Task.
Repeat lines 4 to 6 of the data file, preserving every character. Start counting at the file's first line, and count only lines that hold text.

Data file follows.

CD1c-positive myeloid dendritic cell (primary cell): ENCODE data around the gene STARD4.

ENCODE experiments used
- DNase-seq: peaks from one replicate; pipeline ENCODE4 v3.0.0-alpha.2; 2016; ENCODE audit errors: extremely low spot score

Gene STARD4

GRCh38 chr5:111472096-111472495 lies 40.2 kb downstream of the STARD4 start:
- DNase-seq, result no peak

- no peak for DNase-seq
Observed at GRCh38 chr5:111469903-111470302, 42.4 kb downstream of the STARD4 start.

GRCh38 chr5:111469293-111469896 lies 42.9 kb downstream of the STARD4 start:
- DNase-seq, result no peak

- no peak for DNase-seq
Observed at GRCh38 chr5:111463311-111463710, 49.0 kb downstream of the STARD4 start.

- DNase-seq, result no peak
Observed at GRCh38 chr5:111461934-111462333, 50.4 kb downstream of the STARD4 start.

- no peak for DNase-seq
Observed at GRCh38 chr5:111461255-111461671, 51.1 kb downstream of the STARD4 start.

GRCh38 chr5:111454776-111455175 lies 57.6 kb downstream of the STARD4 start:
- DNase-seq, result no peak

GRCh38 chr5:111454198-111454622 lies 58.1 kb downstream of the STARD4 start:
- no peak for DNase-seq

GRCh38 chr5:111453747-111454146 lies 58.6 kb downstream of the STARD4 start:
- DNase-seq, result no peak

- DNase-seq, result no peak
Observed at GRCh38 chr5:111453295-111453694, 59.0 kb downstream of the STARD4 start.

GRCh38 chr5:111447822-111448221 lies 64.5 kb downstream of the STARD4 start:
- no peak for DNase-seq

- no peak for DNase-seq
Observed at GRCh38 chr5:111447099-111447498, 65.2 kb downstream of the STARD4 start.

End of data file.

Gene STARD4

GRCh38 chr5:111472096-111472495 lies 40.2 kb downstream of the STARD4 start:
- DNase-seq, result no peak